The first year Bill Click was at Winthrop, he was already making changes.
“The first year I was here, which was 1987-88 I put in a request for $25,000 for new computers for the typing lab,” Click said.
When he arrived at Winthrop, the typing lab had just gotten new typewriters.
“I got a call from the dean and they could only give me half that. We got 11 computers so that the lab had four typewriters,” Click said.
Click has been head of the Department of Mass Communication for 27 years. The history of the department is closely tied to Click. He and his faculty in the department have transformed it into what it is today.
Haney Howell, a retired professor of broadcast at Winthrop, began the tale of the department. Howell said that before it was the Department of Mass Communication, it was called the Department of Communication, and consisted of journalism, speech and music.
Everything was crammed together with no particular focus.
A year after Howell came to Winthrop, “We spun off into mass communication, and that was the beginning of the department right there,” Howell said.
Larry Timbs, professor emeritus of journalism, said Click deserved much of the credit for putting the Department of Mass Communication on the national map.
“He was steady at the helm, a man of high integrity, and he was always a workaholic. He put his energy and focus into shaping the department and making it as good as can be,” Timbs said.
After Click’s initial year at Winthrop, the school was granted $3.5 million to help renovate Johnson Hall. It took two years for the renovations to be completed.
When speech split off from the Department of Communication, the name needed to be updated.
“I never liked that name [communication]. It was vague and you can teach anything you want to under that name. We had to choose either journalism or mass communication. I thought we probably better call it mass communication, because we didn’t know what else was coming,” Click said.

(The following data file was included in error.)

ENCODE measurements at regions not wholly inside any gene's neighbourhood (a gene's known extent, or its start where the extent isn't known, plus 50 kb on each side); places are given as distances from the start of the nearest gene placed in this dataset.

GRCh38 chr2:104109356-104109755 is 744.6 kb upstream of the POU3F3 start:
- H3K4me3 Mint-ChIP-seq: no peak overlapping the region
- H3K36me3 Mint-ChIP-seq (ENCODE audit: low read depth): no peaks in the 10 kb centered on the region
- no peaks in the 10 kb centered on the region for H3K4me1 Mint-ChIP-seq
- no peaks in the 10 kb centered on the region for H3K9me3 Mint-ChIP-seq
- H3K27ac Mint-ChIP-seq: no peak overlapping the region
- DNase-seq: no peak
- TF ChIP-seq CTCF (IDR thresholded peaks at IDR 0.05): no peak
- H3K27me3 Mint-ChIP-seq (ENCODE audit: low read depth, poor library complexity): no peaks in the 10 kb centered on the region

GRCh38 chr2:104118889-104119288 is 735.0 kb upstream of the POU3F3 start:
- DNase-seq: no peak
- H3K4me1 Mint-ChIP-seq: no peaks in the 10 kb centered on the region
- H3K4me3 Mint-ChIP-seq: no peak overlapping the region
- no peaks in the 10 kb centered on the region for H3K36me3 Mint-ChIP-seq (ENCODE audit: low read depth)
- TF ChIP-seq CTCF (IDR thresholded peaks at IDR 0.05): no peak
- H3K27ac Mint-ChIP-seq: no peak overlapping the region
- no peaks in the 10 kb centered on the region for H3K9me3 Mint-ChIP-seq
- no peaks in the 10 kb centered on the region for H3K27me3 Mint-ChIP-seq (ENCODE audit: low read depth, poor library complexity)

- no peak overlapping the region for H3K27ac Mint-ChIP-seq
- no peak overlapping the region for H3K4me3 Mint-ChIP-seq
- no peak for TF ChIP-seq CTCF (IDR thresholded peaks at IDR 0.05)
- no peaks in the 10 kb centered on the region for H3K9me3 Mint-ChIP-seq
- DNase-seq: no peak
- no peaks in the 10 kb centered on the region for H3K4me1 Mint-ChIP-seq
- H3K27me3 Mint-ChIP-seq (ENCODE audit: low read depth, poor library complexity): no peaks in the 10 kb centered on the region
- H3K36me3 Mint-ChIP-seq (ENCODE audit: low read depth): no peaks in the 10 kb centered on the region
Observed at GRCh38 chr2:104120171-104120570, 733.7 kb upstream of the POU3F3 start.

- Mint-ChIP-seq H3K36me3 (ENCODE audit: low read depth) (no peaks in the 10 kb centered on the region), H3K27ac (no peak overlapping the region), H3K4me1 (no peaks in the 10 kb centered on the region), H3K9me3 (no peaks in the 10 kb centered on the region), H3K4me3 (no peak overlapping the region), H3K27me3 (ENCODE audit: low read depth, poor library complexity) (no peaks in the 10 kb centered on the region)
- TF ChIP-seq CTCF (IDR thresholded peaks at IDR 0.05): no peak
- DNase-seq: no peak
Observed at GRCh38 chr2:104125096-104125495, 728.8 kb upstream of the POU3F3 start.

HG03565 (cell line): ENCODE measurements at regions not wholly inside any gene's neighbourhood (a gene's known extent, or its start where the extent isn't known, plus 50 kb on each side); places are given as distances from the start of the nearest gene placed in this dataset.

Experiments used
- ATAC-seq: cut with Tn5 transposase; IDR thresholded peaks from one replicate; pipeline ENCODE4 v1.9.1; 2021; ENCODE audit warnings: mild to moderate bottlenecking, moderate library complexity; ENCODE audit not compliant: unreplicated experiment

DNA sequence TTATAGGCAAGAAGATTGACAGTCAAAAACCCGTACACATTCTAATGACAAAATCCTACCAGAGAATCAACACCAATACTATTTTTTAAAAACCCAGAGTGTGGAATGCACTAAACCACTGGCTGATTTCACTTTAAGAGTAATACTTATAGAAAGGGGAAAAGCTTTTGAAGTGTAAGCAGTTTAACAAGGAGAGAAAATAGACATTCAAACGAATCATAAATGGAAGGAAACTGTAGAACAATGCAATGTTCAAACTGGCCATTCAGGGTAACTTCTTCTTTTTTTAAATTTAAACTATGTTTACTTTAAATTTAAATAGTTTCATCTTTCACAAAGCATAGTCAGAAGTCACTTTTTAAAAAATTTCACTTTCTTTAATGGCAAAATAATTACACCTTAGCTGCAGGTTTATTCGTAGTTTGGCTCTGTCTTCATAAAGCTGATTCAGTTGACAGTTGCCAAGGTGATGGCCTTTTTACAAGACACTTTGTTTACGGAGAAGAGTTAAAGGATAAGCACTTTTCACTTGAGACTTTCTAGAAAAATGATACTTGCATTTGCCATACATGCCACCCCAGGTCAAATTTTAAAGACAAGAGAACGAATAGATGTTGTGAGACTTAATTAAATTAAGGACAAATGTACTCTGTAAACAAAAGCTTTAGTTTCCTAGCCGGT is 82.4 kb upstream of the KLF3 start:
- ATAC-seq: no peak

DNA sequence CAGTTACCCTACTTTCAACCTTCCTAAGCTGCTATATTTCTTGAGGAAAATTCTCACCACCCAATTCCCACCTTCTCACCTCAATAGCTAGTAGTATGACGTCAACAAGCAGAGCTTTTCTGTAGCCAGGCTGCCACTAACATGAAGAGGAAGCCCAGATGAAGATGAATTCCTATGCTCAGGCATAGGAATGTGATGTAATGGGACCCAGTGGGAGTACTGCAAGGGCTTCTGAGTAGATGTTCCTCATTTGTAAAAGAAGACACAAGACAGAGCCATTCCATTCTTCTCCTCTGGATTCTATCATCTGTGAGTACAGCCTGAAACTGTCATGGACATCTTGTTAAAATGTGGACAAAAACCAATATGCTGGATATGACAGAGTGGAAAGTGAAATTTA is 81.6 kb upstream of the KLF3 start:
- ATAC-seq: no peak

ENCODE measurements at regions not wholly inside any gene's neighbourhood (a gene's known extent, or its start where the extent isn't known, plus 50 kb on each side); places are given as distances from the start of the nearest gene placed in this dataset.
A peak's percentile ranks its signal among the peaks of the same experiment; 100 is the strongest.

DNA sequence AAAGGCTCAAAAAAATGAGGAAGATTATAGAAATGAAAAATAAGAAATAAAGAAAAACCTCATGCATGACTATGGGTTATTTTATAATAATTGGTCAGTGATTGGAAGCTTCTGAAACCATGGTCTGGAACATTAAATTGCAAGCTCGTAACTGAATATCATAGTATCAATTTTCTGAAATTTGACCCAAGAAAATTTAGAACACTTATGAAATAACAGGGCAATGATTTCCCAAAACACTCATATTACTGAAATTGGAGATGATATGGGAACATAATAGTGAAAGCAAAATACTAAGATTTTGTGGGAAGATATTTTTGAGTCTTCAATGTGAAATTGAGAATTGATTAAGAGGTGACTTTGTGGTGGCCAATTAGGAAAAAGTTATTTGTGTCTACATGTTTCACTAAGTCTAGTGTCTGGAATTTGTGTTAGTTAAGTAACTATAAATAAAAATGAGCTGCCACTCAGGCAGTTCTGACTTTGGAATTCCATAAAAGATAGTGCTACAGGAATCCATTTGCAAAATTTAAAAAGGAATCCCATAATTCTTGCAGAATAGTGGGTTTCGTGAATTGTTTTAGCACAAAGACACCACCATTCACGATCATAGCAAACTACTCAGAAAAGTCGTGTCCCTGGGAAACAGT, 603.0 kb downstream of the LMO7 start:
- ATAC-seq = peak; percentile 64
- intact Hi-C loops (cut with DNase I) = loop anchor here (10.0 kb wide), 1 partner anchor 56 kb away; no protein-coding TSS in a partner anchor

Soon after Click was instated as department head, the department began the process of getting accredited.
When asked how long it would take, he responded, “Five to seven years of hard work.”
In actuality, it took nine years to get the department accredited.
Click knew how to get the department accredited because he had been elected onto the accreditation council for nine years running.
Not only did Click help to accredit the department, but he also helped put it on the national map. He and many other members of the faculty helped to establish connections with many media organizations.
“He and I, in the first two or three years, did a lot of traveling together talking to radio stations and TV stations, and letting them know there was another school in the state,” Howell said.
For 27 years, Click has worked hard in the department, but now he is facing retirement.
After he retires, Click plans to continue teaching ethics and issues in mass communication for the next two or three years at Winthrop.
“I’ll just take it one day and one semester at a time,” Click said.
His favorite class to teach is MCOM 241 “because that’s the one course where students seem to make the most progress. You can see it visually from the beginning of the semester to the end. They either get better or they fail,” Click said.
In his classes, Click tries to instill three values in his students: integrity, honesty and truthfulness.
“I would rather someone tell me they screwed up than cover it up and hide it. In the long run, those things [integrity, honesty, truthfulness] pay off,” Click said.
Even without Click as the department chair, the Department of Mass Communication will still be undergoing reaccreditation next fall.
• Magazine Educator of the year in 1999
• National Chapter Advisor of the Year for Kappa Tau Alpha Honor Society in 2004
• He was inducted into the Central Michigan Journalism Hall of Fame in October of 2005.
• In 2006, he was recognized as the honors lecturer in the Scholastic Journalism Division for the Association for Education in Journalism and Mass Communication.